Yesterday, we posted some incredible photos from the Juno Probe’s 29th flyby of Jupiter. Juno is in a highly elliptical orbit. It buzzes the planet at an altitude of 4,200km and then sweeps out to 8.1 million. Completing this circuit every 53 days, Juno only spends 2 hours within close proximity to Jupiter reducing the probe’s exposure to harmful radiation of high energy particles accelerated by Jupiter’s magnetic field.
Io Eclipse on Jupiter from Juno Perijove 22 – NASA/JPL/Kevin Gill
With each orbit, Juno captures stunning images of Jupiter’s clouds using its JunoCam. On one of the previous flybys, Perijove 22 (close Jupiter approach 22) made Sep 12, 2019, JunoCam also caught an eclipse! The shadow of Jupiter’s moon, Io was clearly visible on the cloud tops of the giant world (in the image above). The photo recently gained new traction in the media, but there is something even more exciting. Earlier this week, Kevin Gill a software engineer who’s been processing the raw images from Juno for the public, turned data from the Io eclipse into an interactive 360 degree video. With visuals up to 8K resolution, you can actually hover above Jupiter’s clouds at the point where Io’s shadow falls and then drag the image to see Jupiter all around you! Go visit Jupiter!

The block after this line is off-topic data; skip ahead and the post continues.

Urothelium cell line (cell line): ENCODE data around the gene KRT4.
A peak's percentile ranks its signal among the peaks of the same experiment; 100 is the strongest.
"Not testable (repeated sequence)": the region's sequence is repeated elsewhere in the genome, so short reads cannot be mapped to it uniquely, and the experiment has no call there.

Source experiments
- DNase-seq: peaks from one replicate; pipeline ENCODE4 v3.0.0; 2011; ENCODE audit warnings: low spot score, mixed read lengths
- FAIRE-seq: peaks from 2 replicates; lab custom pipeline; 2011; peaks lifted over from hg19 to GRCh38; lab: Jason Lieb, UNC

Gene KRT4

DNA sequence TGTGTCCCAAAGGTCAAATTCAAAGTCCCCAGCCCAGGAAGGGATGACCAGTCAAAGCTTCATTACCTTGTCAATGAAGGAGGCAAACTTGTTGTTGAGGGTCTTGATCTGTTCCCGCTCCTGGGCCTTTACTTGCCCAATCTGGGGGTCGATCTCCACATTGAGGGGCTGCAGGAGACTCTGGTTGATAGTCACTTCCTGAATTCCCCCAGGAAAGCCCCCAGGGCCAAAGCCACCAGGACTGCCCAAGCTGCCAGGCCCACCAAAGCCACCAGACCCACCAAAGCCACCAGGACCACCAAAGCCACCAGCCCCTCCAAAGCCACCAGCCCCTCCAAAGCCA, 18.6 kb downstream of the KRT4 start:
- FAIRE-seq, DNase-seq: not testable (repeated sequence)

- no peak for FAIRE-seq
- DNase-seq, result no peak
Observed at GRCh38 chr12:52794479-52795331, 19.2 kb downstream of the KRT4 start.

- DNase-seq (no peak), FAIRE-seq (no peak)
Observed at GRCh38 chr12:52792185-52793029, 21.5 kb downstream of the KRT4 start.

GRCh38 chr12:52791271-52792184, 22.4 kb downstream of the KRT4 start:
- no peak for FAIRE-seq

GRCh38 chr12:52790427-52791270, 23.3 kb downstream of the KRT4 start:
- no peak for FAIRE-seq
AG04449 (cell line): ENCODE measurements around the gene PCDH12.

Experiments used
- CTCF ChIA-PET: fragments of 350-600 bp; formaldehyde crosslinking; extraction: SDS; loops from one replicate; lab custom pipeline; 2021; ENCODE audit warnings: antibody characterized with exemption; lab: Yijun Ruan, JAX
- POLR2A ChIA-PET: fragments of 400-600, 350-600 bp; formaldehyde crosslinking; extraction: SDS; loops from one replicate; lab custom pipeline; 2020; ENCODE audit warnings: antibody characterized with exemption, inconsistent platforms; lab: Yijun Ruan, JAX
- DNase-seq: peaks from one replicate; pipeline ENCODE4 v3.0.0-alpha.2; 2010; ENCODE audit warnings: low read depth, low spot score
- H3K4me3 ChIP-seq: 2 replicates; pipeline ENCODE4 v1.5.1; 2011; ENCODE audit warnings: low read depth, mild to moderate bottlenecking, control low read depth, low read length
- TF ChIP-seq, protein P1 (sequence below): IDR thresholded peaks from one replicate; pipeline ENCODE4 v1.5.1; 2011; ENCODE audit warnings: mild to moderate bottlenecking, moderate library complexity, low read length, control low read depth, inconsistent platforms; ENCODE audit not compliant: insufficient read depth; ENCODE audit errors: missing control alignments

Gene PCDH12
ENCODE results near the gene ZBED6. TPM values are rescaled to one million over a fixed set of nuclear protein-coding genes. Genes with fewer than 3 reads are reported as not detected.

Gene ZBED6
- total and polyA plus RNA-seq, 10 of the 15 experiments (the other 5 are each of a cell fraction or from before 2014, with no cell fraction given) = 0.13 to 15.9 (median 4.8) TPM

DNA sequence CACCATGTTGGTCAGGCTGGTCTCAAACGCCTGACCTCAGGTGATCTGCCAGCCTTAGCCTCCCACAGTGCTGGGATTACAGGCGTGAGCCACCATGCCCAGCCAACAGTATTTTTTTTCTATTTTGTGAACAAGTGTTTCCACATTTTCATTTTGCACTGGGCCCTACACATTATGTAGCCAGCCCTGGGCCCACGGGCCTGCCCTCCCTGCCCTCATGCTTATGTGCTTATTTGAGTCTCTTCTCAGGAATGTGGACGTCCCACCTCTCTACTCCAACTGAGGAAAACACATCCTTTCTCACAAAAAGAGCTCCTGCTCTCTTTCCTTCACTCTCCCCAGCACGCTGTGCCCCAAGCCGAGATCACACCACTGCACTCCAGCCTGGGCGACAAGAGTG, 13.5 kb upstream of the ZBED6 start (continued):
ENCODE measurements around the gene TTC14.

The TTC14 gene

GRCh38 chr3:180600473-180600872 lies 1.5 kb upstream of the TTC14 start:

Kevin also processes images from other NASA missions and the photos are astonishing. You can follow Kevin’s work on Twitter (@kevinmgill) and Instagram (@apoapsys). Kevin’s collection is available on his Flickr account which includes the latest Perjove 29 photos we posted yesterday.
More to Explore:
Does Jupiter Have a Solid Core? – Universe Today
What’s Inside Jupiter – Universe Today Video
What has the Juno Mission Taught us About Jupiter – Astronomy
NASA Juno Mission Website
NASA’s Juno Finds Changes in Jupiter’s Magnetic Field
The Formation of Jupiter’s Diluted Core by a Giant Impact – Nature
How Jupiter Split the Asteroid Belt in Two Shows its Great Age